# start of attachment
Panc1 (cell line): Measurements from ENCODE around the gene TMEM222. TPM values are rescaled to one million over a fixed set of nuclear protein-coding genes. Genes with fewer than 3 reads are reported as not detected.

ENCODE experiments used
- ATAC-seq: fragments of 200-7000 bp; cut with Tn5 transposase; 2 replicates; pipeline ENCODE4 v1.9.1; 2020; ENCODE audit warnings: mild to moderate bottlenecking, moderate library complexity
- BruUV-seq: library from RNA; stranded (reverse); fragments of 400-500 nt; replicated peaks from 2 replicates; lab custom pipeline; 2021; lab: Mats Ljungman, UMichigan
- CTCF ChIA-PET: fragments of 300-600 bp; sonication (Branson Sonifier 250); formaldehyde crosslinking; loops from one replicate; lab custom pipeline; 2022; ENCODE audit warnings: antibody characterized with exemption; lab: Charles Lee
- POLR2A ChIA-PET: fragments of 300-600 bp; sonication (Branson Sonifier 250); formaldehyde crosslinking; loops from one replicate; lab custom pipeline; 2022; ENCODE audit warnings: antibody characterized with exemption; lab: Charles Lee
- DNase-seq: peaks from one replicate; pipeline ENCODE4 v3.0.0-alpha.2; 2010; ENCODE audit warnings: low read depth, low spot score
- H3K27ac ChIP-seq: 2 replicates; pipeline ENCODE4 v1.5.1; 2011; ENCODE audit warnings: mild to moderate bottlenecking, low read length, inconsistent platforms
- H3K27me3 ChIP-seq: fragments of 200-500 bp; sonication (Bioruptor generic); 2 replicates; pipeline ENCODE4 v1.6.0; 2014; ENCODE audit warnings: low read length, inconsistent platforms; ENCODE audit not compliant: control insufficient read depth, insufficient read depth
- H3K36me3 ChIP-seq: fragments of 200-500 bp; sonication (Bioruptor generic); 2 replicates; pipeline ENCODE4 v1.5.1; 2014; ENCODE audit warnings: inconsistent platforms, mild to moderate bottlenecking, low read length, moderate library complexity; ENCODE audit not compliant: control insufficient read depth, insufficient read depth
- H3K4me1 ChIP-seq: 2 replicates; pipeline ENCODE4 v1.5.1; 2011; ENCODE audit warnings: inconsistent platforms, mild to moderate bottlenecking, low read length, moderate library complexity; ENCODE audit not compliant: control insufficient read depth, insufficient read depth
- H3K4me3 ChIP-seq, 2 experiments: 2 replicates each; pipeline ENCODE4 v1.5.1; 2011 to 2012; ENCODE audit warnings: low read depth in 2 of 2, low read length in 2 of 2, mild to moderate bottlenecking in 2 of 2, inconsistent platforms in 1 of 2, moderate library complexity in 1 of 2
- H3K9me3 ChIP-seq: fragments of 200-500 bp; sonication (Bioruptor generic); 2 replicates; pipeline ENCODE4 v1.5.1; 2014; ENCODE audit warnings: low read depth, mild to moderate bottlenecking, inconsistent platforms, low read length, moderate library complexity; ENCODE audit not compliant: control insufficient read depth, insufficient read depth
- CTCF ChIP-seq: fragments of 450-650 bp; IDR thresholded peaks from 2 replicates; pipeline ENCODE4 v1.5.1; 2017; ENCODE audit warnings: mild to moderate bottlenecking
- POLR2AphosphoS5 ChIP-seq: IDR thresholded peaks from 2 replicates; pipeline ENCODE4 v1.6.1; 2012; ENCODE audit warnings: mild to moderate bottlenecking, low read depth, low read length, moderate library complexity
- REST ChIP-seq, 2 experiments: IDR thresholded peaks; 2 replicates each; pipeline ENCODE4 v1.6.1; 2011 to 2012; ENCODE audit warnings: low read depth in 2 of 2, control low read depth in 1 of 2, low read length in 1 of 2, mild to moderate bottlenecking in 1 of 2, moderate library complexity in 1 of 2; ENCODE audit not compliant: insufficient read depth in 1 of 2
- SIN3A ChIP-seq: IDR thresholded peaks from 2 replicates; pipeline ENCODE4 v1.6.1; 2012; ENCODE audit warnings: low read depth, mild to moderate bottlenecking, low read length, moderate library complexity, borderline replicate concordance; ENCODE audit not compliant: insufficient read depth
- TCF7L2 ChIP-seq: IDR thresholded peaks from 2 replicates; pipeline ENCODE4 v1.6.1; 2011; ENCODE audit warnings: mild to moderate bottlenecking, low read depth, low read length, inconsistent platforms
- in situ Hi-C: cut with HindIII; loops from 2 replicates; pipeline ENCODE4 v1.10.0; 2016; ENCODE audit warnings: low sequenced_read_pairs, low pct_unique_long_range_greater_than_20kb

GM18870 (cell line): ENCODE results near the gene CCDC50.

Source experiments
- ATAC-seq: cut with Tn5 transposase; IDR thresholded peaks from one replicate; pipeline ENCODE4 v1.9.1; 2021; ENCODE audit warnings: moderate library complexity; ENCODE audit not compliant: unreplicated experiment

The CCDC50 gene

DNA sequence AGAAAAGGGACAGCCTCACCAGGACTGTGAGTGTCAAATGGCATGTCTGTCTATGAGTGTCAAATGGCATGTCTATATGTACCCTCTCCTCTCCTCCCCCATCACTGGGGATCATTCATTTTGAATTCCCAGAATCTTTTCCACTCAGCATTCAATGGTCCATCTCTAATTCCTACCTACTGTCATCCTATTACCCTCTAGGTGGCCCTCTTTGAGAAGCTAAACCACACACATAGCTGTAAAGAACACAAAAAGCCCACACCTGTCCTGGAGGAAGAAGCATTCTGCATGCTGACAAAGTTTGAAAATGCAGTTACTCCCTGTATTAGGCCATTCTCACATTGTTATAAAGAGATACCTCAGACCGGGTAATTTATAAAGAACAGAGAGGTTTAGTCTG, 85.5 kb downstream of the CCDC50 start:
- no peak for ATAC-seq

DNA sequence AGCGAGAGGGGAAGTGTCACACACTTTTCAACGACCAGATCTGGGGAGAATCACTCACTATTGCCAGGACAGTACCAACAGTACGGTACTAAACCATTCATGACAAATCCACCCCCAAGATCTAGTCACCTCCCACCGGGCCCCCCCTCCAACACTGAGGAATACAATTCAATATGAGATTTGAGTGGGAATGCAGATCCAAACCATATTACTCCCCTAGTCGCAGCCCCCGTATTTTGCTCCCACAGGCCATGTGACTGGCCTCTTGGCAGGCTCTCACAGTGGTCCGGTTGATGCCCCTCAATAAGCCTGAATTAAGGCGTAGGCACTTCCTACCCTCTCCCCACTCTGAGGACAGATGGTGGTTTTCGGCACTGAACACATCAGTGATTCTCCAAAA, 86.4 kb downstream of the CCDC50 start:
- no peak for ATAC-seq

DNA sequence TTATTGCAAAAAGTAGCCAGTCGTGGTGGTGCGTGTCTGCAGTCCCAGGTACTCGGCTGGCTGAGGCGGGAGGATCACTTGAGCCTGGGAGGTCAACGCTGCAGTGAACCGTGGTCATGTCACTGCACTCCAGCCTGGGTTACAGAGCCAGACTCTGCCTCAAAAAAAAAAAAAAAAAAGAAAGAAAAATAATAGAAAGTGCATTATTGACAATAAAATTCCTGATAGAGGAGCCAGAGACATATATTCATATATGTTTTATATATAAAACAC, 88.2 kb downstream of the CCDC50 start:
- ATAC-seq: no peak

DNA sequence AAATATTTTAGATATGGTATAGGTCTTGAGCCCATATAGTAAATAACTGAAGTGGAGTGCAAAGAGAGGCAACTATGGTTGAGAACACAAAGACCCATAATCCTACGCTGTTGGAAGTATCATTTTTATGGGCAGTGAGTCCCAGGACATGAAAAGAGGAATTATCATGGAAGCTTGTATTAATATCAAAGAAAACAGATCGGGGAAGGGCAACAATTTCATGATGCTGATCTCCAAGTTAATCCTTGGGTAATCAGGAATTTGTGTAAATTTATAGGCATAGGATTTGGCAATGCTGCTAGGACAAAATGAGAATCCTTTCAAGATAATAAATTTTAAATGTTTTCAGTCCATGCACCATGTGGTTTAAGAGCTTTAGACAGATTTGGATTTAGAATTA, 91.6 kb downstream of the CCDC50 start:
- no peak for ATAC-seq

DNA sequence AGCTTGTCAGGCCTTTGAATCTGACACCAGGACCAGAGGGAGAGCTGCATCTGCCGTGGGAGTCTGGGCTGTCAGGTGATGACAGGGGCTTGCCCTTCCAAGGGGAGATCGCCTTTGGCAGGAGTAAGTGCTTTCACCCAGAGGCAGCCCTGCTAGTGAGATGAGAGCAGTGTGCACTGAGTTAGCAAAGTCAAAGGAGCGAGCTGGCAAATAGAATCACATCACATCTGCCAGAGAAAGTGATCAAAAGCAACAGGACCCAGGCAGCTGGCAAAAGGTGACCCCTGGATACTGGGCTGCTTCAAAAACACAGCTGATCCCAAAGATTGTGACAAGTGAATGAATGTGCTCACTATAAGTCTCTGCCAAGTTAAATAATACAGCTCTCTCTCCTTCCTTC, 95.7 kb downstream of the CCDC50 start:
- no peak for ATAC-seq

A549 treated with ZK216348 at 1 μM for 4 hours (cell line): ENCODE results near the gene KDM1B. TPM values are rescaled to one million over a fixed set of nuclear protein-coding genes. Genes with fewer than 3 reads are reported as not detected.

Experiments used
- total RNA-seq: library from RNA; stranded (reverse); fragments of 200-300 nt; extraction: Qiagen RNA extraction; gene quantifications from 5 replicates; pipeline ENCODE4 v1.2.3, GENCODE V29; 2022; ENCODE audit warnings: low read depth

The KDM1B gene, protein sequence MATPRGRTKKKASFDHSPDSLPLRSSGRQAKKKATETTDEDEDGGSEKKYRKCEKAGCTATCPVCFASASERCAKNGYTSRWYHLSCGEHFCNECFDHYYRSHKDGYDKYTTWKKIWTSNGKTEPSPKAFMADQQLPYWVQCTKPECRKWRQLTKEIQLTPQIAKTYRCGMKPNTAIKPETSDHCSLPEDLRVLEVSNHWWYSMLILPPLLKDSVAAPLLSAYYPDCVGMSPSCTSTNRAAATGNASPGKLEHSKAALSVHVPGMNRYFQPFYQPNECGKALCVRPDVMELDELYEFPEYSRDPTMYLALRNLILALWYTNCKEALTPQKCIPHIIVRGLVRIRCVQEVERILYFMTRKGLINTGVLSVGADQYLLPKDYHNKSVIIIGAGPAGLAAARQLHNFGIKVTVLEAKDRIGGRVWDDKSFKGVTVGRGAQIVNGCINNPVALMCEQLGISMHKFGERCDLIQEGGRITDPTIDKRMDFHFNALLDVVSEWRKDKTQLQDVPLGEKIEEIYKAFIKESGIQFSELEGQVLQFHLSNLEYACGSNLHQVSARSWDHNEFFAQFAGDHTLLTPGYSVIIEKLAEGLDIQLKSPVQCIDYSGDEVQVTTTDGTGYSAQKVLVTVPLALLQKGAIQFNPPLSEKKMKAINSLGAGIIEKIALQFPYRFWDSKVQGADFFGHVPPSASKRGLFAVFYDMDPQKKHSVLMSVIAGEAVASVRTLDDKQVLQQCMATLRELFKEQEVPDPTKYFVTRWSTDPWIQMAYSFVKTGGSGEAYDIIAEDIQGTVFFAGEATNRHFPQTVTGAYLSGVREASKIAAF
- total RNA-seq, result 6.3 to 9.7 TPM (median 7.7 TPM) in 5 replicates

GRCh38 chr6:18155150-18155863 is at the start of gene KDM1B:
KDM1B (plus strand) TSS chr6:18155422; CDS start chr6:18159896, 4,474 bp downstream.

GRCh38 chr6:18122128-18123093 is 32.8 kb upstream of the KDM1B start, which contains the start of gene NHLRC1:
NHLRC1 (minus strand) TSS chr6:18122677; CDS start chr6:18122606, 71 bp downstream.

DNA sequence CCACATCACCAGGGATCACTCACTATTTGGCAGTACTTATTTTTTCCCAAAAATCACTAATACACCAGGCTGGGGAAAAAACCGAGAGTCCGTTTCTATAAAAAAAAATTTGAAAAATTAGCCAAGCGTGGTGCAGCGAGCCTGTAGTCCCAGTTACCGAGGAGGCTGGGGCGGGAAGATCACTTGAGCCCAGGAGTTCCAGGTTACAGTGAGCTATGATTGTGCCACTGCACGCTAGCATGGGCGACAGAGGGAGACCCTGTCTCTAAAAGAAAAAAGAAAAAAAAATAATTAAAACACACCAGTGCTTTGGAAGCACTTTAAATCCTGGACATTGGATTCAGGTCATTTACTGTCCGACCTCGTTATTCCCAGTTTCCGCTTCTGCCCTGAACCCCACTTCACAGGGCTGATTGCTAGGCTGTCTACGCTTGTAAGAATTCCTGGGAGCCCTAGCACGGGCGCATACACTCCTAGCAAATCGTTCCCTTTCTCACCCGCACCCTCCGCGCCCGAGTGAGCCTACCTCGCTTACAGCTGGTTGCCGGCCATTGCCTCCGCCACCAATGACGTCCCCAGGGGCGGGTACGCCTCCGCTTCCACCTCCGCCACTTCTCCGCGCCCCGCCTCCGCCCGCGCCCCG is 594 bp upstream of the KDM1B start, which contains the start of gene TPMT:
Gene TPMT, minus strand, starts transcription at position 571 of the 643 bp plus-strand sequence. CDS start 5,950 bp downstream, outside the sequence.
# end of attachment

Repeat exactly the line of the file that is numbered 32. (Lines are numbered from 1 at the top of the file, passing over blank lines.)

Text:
DNA sequence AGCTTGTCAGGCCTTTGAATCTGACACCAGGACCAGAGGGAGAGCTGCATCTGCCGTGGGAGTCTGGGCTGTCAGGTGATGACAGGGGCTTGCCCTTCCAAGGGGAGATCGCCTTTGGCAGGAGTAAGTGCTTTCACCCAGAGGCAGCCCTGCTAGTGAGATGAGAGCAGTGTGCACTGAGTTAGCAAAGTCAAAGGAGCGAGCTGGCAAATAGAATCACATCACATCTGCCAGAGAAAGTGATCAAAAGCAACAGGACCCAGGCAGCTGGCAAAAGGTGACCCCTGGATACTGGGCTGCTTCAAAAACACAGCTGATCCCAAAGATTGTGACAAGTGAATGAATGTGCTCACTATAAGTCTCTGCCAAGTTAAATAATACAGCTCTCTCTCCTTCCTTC, 95.7 kb downstream of the CCDC50 start: